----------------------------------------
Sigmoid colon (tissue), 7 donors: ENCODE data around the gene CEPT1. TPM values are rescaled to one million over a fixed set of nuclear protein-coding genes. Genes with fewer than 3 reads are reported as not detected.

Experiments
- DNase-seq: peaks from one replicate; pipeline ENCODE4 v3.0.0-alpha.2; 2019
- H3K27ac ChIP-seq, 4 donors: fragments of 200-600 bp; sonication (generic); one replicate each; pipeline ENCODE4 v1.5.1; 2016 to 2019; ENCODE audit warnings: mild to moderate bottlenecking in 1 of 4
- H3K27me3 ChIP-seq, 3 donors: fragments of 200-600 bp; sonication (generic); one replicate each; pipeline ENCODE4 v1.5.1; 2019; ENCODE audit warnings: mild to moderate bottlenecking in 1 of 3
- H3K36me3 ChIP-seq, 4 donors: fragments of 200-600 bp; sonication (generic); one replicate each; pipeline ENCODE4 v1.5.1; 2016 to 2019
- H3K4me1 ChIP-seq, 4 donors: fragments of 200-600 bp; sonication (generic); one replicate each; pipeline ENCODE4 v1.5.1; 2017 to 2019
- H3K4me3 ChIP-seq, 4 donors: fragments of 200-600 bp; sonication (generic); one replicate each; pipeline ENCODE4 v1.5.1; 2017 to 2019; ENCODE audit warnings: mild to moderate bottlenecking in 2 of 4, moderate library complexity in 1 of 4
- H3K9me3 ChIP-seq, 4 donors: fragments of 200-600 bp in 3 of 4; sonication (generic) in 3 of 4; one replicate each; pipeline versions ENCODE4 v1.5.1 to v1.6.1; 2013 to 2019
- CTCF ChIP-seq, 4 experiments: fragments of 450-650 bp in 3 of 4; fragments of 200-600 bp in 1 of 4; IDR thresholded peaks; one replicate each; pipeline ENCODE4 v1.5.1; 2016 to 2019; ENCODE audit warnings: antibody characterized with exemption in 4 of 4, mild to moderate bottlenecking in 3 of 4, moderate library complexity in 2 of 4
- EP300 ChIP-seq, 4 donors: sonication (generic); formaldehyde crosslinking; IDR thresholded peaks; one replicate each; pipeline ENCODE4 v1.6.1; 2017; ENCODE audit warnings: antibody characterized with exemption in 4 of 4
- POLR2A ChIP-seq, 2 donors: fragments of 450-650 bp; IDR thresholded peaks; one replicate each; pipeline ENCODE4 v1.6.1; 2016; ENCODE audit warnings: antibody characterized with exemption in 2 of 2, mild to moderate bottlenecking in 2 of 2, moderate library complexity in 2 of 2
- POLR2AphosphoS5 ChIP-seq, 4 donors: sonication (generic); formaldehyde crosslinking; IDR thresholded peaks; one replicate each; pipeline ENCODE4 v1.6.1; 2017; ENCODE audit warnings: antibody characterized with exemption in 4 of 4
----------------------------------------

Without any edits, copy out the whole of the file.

Sigmoid colon (tissue), 7 donors: ENCODE data around the gene CEPT1. TPM values are rescaled to one million over a fixed set of nuclear protein-coding genes. Genes with fewer than 3 reads are reported as not detected.

Experiments
- DNase-seq: peaks from one replicate; pipeline ENCODE4 v3.0.0-alpha.2; 2019
- H3K27ac ChIP-seq, 4 donors: fragments of 200-600 bp; sonication (generic); one replicate each; pipeline ENCODE4 v1.5.1; 2016 to 2019; ENCODE audit warnings: mild to moderate bottlenecking in 1 of 4
- H3K27me3 ChIP-seq, 3 donors: fragments of 200-600 bp; sonication (generic); one replicate each; pipeline ENCODE4 v1.5.1; 2019; ENCODE audit warnings: mild to moderate bottlenecking in 1 of 3
- H3K36me3 ChIP-seq, 4 donors: fragments of 200-600 bp; sonication (generic); one replicate each; pipeline ENCODE4 v1.5.1; 2016 to 2019
- H3K4me1 ChIP-seq, 4 donors: fragments of 200-600 bp; sonication (generic); one replicate each; pipeline ENCODE4 v1.5.1; 2017 to 2019
- H3K4me3 ChIP-seq, 4 donors: fragments of 200-600 bp; sonication (generic); one replicate each; pipeline ENCODE4 v1.5.1; 2017 to 2019; ENCODE audit warnings: mild to moderate bottlenecking in 2 of 4, moderate library complexity in 1 of 4
- H3K9me3 ChIP-seq, 4 donors: fragments of 200-600 bp in 3 of 4; sonication (generic) in 3 of 4; one replicate each; pipeline versions ENCODE4 v1.5.1 to v1.6.1; 2013 to 2019
- CTCF ChIP-seq, 4 experiments: fragments of 450-650 bp in 3 of 4; fragments of 200-600 bp in 1 of 4; IDR thresholded peaks; one replicate each; pipeline ENCODE4 v1.5.1; 2016 to 2019; ENCODE audit warnings: antibody characterized with exemption in 4 of 4, mild to moderate bottlenecking in 3 of 4, moderate library complexity in 2 of 4
- EP300 ChIP-seq, 4 donors: sonication (generic); formaldehyde crosslinking; IDR thresholded peaks; one replicate each; pipeline ENCODE4 v1.6.1; 2017; ENCODE audit warnings: antibody characterized with exemption in 4 of 4
- POLR2A ChIP-seq, 2 donors: fragments of 450-650 bp; IDR thresholded peaks; one replicate each; pipeline ENCODE4 v1.6.1; 2016; ENCODE audit warnings: antibody characterized with exemption in 2 of 2, mild to moderate bottlenecking in 2 of 2, moderate library complexity in 2 of 2
- POLR2AphosphoS5 ChIP-seq, 4 donors: sonication (generic); formaldehyde crosslinking; IDR thresholded peaks; one replicate each; pipeline ENCODE4 v1.6.1; 2017; ENCODE audit warnings: antibody characterized with exemption in 4 of 4